SE Missouri Missouri Football

Missouri running back Larry Rountree III, center, runs between Southeast Missouri State's Clarence Thornton, left, Bydarrius Knighten, bottom right, and Ty Leonard, left, during the first quarter of an NCAA college football game Saturday, Sept. 14, 2019, in Columbia, Mo. (AP Photo/L.G. Patterson)

COLUMBIA, Mo. — Missouri scored touchdowns in all three phases in the first quarter Saturday as the Tigers’ special teams stood out especially in the 50-0 win over Southeast Missouri. Midway through the first quarter, Richaud Floyd returned a punt 71 yards for a touchdown, his first return TD since 2017 and the third of his career.

“When I hit the sideline, I saw a sea of black, all my teammates in front of me,” Floyd said. “Then, I saw the punter, and I was like, ‘I made it this far, I can’t get tackled by the punter.’ All I was thinking was getting to the end zone.”

Floyd’s time at Mizzou has been plagued by injuries. He missed the first six games of the 2018 season after breaking his leg in training camp. He came back for homecoming against Memphis but only played in five games before taking a hard hit on a punt return at Tennessee that drew a targeting penalty.

“He’s as good of a teammate as we’ve got,” Mizzou coach Barry Odom said, “and I was glad to see him have some success.”

Floyd’s healthy return bodes well for a special teams group that underperformed last year. Mizzou ranked 129 out of 130 FBS teams in punt return average last season with just 50 yards on two returns. Floyd’s long return alone should help prevent the Tigers from repeating history. While he moved from receiver to defensive back in the spring, Floyd showed Saturday he’s still able to make an impact on special teams.

Tucker McCann, who has taken on the role of punter in addition to his usual job as kicker, impressed with two 62-yard punts in the first half. He also drilled a 44-yard field goal at the end of the first half. McCann’s busy first half also included a blocked PAT.

“(McCann is) playing really, really well, and the workload hasn’t proved to be too much,” Odom said. “That’s what I was worried about, and it hasn’t really messed up his swing on field goal or extra point opportunities. … I think his game’s gotten better with the workload.”

Mizzou’s punt block unit nearly made one of the half’s biggest plays when backup running back Jerney Jones almost blocked a SEMO punt in the end zone late in the second quarter but instead bowled over punter Jake Reynolds and received a 15-yard penalty for roughing the kicker to extend the Redhawk series.


For the second straight game, a Missouri linebacker visited the end zone with an interception. Last week it was Nick Bolton, who had two picks against West Virginia. On Saturday it was Cale Garrett, who dropped into coverage on SEMO’s third play from scrimmage and snagged Daniel Santacatarina’s hurried pass, then raced 27 yards for his first career touchdown. It was Garrett’s fourth career interception and first since a one-handed grab at Georgia in 2017. Just three games into the season, it’s the first time Mizzou’s had multiple interceptions returned for touchdowns since 2016, when cornerback Aarion Penton and linebacker Joey Burkett brought back picks for scores.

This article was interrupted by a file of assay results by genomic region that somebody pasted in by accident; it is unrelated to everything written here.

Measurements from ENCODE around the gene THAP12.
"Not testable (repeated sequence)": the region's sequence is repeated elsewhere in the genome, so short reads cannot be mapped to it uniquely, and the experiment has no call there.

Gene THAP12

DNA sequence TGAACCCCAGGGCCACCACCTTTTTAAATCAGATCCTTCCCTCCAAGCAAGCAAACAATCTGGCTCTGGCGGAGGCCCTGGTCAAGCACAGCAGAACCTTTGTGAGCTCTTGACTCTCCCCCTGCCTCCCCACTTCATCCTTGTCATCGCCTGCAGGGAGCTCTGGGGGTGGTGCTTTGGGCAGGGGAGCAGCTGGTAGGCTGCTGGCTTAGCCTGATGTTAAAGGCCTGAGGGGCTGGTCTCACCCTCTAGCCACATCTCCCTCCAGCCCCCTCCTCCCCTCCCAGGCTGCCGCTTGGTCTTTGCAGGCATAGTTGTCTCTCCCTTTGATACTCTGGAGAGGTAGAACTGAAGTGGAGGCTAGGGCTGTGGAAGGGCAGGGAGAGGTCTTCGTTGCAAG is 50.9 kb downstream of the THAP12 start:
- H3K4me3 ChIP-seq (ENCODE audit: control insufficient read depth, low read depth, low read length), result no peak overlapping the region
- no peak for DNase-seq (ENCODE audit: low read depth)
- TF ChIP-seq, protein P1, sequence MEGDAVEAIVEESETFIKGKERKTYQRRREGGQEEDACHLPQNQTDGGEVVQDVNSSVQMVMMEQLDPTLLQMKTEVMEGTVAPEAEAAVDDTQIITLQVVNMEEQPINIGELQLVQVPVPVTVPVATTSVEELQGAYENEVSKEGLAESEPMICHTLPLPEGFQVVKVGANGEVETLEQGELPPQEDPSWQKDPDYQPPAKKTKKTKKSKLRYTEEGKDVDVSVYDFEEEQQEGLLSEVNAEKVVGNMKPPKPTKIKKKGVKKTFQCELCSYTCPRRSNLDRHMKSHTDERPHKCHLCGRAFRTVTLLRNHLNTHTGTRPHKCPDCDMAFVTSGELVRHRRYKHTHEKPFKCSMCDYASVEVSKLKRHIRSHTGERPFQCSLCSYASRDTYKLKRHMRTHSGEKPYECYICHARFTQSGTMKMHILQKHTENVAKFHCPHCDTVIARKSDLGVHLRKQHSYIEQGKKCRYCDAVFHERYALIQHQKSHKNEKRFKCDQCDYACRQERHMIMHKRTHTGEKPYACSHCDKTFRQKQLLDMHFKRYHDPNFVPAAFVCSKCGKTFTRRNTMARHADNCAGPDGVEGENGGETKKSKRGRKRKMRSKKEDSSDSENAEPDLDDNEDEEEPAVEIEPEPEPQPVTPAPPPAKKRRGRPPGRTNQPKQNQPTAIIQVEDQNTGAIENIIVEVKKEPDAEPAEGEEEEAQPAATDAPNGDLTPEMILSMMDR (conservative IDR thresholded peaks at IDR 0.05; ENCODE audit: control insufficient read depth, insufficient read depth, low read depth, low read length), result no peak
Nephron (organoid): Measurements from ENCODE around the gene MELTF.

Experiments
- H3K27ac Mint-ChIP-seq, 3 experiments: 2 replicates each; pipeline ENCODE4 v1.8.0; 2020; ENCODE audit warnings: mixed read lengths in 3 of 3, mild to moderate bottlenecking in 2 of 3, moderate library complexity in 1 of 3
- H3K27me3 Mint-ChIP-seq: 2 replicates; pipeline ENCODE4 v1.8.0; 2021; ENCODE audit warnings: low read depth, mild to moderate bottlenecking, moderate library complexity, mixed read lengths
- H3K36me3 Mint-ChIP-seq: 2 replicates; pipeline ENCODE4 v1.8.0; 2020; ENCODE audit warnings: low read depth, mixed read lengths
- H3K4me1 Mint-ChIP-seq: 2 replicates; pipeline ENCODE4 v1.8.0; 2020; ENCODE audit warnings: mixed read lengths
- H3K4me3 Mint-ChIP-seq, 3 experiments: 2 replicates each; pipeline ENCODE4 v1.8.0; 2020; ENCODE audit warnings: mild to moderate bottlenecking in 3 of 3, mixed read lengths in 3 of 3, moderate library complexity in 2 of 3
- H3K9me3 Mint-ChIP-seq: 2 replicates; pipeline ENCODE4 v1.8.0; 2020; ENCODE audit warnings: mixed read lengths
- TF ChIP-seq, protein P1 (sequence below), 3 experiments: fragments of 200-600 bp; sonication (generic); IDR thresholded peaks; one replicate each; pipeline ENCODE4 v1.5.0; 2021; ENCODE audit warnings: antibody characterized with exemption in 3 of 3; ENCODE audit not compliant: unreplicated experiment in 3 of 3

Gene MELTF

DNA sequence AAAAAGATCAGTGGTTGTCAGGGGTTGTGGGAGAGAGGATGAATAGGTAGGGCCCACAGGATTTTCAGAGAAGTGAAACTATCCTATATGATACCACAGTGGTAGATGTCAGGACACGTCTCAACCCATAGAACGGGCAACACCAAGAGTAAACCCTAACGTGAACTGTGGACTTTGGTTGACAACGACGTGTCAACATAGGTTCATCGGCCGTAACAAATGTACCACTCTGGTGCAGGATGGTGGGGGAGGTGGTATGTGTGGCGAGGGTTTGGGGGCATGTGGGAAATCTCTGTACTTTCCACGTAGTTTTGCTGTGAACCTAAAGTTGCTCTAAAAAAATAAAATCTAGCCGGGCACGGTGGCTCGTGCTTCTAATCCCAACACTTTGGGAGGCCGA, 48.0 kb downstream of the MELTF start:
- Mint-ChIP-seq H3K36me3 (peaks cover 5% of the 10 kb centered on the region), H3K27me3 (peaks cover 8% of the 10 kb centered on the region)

The Tigers had two first-time starters on the offensive line with Case Cook getting the nod over Larry Borom at left guard and Bobby Lawrence starting over Hyrin White at right tackle. Odom said Lawrence and Cook were better in practice this past week.

Lawrence, a monstrous redshirt freshman at 6-foot-8, was flagged for being illegally downfield on a passing play on the game’s first series, but held his own on the edge the rest of the night.

“Rookie mistake, I guess,” Lawrence said. “I tried to get back as quick as possible, but (the official) came up to me and said, ‘Yeah, you can’t do that.’”

The changes along the line continued in the third quarter when left tackle Yasir Durant left the game on the first series with a neck injury. Odom said he could have stayed in the game if the score were closer.


Freshman quarterback Connor Bazelak made his college debut early in the fourth quarter but didn’t attempt a pass. By NCAA rule, he’s allowed to play as many as four games without counting the year of eligibility. … Missouri was at risk of losing starting safety Tyree Gillespie for the first half of Saturday’s SEC opener against South Carolina when he was flagged for targeting the first series of the third quarter, but after a replay review the penalty was called back. … Cornerback Jarvis Ware, who missed last week’s game with a sprained ankle, was back in uniform and played off the bench. Defensive end Trajan Jeffcoat, sidelined since the first practice of preseason camp with an elbow injury, missed his third straight game. … Former All-American receiver Jeremy Maclin was recognized on the field during the first half. Jay Maclin, his younger cousin and Kirkwood High receiver, was among the Mizzou commitments down on the field before kickoff. … Mizzou improved to 18-0 all-time against teams from the Football Championship Subdivision, while SEMO dropped to 1-24 all-time against Football Bowl Subdivision teams and 0-8 against Power 5 opponents.

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